It’s no wander they have declared Georgetown a UNESCO World Heritage site, as the old quarters with all its temples and alleys is a potpourri of nationalities, building styles and food. I spent one more day just wandering around the place and eating at all the roadside stalls in Little India and Little China.

While sitting in the sidewalk café of the hostel Ernest came cycling past but then proceeded to find a cheap room somewhere else.

6 January - Georgetown – Taiping - 115km - day 1010

It was time to move on again and it was 9h00 by the time I got away. So I continued on over the bridge joining the island with the mainland. Wow, what a long bridge it was, easily 8km long, it must surely be one of the longest bridges in the world. I headed south past mangrove swamps and bird sanctuaries. It is so lush and densely forested that it feels all the time that one is in the jungle.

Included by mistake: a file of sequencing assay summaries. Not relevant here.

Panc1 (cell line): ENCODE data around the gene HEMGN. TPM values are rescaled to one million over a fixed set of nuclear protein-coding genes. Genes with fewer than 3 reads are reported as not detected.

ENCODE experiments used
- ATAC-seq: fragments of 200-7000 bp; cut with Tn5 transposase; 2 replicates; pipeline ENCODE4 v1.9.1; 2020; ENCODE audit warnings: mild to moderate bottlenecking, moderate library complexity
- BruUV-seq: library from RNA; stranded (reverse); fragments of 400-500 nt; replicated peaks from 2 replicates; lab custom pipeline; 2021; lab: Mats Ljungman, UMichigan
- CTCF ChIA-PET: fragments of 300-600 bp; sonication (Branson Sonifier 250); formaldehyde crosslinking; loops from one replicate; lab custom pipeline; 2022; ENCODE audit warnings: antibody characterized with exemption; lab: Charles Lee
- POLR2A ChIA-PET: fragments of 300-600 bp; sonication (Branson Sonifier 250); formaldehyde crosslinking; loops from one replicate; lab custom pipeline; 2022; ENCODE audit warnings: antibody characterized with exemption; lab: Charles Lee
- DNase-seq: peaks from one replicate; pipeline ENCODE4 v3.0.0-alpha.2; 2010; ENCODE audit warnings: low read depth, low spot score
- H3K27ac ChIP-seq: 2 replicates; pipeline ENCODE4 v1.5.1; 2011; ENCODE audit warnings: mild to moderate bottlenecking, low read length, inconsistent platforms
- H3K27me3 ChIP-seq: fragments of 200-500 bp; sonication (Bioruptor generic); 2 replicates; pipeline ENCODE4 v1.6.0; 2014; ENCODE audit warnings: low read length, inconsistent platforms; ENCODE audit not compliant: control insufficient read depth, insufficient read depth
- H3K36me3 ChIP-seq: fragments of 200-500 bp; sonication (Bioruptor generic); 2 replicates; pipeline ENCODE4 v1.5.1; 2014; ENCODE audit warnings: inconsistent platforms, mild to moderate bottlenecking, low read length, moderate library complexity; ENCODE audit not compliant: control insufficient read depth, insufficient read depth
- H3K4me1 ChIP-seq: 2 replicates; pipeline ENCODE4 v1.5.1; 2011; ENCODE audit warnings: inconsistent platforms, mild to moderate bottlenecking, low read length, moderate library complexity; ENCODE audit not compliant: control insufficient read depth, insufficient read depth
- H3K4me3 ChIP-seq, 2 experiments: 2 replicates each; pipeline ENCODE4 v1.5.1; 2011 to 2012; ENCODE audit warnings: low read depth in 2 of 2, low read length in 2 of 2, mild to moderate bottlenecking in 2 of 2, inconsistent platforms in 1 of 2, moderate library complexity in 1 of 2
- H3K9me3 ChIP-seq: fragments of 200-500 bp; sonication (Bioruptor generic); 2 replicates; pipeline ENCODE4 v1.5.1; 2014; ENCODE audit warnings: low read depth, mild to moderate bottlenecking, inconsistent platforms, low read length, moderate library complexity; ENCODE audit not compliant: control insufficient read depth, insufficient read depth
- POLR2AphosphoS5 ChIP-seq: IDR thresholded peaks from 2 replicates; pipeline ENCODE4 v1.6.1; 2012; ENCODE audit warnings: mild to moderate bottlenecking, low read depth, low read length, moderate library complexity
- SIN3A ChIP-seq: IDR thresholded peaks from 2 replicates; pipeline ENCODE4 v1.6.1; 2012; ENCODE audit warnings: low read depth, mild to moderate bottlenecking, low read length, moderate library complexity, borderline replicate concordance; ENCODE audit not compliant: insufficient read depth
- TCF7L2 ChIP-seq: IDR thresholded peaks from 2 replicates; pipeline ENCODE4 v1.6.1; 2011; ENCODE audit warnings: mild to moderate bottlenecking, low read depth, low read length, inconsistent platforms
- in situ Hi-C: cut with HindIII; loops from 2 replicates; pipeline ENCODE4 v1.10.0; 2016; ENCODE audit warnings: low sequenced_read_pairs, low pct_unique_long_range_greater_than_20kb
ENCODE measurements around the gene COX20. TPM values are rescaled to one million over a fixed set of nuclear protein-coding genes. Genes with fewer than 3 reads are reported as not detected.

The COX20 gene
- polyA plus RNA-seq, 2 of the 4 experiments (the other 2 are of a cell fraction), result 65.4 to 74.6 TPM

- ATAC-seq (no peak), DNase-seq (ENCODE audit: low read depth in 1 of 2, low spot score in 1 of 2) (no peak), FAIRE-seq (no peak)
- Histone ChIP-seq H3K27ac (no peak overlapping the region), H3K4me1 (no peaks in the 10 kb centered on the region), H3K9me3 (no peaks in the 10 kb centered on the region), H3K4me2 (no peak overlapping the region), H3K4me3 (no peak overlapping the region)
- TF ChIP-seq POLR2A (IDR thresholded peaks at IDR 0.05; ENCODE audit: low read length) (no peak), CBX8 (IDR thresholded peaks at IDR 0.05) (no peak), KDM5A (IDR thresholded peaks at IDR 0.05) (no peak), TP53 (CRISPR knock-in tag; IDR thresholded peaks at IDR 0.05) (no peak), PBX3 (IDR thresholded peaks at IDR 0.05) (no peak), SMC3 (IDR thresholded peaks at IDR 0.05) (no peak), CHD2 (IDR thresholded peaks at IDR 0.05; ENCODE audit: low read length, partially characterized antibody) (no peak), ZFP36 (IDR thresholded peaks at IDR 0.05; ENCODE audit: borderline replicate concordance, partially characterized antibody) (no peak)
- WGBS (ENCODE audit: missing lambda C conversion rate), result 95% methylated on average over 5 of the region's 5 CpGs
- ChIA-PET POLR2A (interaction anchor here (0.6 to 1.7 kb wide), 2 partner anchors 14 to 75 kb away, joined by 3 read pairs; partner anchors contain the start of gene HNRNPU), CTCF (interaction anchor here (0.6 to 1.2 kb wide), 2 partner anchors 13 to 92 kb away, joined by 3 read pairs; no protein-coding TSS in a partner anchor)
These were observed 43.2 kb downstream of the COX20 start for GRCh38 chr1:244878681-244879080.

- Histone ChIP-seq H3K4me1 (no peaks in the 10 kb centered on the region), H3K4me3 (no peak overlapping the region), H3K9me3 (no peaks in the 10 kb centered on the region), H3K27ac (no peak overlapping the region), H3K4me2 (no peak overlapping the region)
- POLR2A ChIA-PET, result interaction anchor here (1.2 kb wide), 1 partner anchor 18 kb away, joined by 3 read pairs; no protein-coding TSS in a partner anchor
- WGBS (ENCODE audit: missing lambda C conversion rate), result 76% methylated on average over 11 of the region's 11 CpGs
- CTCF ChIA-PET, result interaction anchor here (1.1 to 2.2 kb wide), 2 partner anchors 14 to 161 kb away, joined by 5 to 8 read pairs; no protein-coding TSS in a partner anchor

It struck me how different the mosques are from country to country; here they seem to be mostly yellow(ish) in color, while in other countries they seem to be mostly blue or green.

I got caught in the most severe of monsoon storms one can imagine, complete with lightning and roaring thunder. I took shelter at a roadside stall with just a rickety umbrella for cover. The lady proceeded to feed me endlessly while I waited for the worst of the storm to blow over. Once the storm subsided I continued with a rather full belly to Taiping. The people are just so nice, I asked a man on a motorbike where I could find accommodation for the night and he escorted me all the way to a local joint where I could get a room. At the hotel they were really helpful as well, and allowed me to use their washing machine to wash my dirty and wet clothes. I was surprised they even let me in as I was dripping pools of water all over there clean tiles!